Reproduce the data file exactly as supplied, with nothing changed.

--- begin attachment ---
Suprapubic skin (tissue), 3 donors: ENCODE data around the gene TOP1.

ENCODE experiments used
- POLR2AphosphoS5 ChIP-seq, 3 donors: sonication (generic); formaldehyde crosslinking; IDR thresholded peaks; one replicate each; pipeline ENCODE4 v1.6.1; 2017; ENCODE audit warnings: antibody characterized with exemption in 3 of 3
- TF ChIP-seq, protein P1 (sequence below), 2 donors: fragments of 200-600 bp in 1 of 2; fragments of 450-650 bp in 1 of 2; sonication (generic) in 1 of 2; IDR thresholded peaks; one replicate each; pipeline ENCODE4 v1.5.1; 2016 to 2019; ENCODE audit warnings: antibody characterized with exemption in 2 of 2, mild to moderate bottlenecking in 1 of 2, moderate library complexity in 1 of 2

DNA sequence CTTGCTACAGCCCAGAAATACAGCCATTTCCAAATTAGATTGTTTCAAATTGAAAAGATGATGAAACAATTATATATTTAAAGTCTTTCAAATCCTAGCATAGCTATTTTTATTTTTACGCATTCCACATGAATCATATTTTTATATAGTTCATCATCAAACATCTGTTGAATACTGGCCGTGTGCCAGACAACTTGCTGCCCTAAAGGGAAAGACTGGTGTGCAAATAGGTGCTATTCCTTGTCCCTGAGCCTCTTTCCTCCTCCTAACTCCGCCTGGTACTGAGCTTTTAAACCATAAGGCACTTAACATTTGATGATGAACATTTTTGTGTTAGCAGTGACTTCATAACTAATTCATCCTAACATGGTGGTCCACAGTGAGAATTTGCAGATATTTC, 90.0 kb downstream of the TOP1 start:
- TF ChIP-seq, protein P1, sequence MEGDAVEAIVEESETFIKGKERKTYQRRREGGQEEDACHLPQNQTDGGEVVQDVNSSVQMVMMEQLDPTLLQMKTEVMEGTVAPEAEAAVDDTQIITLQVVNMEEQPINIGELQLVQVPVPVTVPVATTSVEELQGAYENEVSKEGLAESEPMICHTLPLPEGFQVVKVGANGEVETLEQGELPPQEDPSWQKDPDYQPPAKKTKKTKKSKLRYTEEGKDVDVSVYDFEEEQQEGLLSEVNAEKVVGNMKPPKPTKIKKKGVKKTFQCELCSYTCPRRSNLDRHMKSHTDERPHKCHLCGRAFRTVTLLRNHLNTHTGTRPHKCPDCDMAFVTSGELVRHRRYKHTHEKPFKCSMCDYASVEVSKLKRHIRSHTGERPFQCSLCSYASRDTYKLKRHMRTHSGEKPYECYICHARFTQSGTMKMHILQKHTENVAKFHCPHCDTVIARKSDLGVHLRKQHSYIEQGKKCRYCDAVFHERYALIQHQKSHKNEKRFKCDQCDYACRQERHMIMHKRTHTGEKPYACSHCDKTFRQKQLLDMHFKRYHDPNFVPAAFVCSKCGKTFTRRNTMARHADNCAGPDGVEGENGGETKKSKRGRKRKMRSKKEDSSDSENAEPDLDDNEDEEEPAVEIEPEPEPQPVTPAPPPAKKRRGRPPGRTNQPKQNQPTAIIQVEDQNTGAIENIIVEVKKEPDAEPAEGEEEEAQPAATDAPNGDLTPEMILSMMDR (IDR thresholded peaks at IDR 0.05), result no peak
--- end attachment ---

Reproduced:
Suprapubic skin (tissue), 3 donors: ENCODE data around the gene TOP1.

ENCODE experiments used
- POLR2AphosphoS5 ChIP-seq, 3 donors: sonication (generic); formaldehyde crosslinking; IDR thresholded peaks; one replicate each; pipeline ENCODE4 v1.6.1; 2017; ENCODE audit warnings: antibody characterized with exemption in 3 of 3
- TF ChIP-seq, protein P1 (sequence below), 2 donors: fragments of 200-600 bp in 1 of 2; fragments of 450-650 bp in 1 of 2; sonication (generic) in 1 of 2; IDR thresholded peaks; one replicate each; pipeline ENCODE4 v1.5.1; 2016 to 2019; ENCODE audit warnings: antibody characterized with exemption in 2 of 2, mild to moderate bottlenecking in 1 of 2, moderate library complexity in 1 of 2

DNA sequence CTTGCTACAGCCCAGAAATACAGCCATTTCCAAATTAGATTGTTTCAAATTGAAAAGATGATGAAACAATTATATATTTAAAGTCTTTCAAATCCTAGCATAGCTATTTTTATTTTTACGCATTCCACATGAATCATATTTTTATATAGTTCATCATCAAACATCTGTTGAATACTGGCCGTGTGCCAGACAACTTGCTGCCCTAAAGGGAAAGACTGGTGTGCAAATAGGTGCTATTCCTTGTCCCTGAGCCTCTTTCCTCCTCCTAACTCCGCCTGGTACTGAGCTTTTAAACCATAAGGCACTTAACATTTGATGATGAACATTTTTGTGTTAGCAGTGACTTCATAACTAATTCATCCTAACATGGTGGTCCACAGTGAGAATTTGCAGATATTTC, 90.0 kb downstream of the TOP1 start:
- TF ChIP-seq, protein P1, sequence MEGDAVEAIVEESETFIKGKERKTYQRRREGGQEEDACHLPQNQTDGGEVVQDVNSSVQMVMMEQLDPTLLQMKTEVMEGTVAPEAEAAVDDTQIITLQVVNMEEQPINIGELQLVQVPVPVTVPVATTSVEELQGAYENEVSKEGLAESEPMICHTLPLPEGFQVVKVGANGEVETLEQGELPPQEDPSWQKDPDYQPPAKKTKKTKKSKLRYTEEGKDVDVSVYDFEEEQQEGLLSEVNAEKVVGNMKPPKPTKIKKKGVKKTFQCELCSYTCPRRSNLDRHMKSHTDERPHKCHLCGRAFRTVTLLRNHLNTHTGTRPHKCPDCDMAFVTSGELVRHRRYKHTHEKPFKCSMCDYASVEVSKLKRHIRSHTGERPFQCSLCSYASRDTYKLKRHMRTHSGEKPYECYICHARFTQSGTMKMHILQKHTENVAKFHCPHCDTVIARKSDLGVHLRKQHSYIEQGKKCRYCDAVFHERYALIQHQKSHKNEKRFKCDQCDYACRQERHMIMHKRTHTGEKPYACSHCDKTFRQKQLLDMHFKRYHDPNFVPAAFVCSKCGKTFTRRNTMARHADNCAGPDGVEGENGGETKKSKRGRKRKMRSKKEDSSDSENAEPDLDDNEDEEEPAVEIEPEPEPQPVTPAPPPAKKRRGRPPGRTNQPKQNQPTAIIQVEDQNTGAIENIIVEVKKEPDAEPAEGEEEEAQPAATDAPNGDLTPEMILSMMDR (IDR thresholded peaks at IDR 0.05), result no peak